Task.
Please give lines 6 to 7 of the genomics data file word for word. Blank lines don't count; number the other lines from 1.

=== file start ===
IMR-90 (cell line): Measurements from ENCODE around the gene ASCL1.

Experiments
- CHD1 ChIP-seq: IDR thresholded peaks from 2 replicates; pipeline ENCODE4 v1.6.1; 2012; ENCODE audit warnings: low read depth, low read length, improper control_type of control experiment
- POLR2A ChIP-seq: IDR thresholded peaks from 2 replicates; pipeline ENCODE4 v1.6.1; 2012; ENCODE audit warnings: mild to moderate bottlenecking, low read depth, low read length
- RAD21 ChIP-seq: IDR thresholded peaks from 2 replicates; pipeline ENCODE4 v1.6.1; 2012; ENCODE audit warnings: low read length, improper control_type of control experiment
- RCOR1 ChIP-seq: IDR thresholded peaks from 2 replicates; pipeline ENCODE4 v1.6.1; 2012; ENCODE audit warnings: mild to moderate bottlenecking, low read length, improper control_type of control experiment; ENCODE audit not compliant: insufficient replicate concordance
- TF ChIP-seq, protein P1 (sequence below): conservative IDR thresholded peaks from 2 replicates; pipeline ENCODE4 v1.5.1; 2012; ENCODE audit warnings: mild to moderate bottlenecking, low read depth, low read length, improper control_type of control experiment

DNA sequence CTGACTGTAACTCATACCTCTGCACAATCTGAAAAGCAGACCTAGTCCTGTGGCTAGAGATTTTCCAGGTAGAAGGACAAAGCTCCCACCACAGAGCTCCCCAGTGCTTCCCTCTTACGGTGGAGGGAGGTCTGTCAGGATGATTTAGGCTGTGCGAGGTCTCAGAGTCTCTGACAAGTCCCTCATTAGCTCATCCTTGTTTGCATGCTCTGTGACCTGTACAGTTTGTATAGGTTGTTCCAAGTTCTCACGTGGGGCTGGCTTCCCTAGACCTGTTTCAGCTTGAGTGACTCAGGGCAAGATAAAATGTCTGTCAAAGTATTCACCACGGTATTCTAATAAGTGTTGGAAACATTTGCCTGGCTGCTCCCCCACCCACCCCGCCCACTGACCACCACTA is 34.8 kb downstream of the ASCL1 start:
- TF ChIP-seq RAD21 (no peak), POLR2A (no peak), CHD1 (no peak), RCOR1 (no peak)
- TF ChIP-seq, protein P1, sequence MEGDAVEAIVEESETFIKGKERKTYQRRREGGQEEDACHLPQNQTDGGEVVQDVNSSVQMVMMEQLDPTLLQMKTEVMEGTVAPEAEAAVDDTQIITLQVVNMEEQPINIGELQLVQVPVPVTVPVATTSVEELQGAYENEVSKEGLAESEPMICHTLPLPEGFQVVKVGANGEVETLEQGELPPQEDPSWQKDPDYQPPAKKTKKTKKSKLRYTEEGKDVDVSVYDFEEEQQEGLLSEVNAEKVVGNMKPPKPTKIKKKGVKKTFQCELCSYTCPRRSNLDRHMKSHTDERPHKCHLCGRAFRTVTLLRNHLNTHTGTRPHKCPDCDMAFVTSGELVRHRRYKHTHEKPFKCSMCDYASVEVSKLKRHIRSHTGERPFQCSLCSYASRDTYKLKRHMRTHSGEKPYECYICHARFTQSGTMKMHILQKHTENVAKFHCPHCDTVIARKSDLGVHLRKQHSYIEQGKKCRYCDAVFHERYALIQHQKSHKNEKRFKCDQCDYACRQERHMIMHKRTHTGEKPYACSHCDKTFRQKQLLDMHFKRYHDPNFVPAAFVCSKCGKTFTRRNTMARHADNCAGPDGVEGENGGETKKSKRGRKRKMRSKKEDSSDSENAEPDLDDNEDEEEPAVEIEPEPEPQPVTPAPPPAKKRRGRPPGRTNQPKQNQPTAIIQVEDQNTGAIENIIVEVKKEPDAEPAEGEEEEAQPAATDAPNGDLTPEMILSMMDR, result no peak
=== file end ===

- RCOR1 ChIP-seq: IDR thresholded peaks from 2 replicates; pipeline ENCODE4 v1.6.1; 2012; ENCODE audit warnings: mild to moderate bottlenecking, low read length, improper control_type of control experiment; ENCODE audit not compliant: insufficient replicate concordance
- TF ChIP-seq, protein P1 (sequence below): conservative IDR thresholded peaks from 2 replicates; pipeline ENCODE4 v1.5.1; 2012; ENCODE audit warnings: mild to moderate bottlenecking, low read depth, low read length, improper control_type of control experiment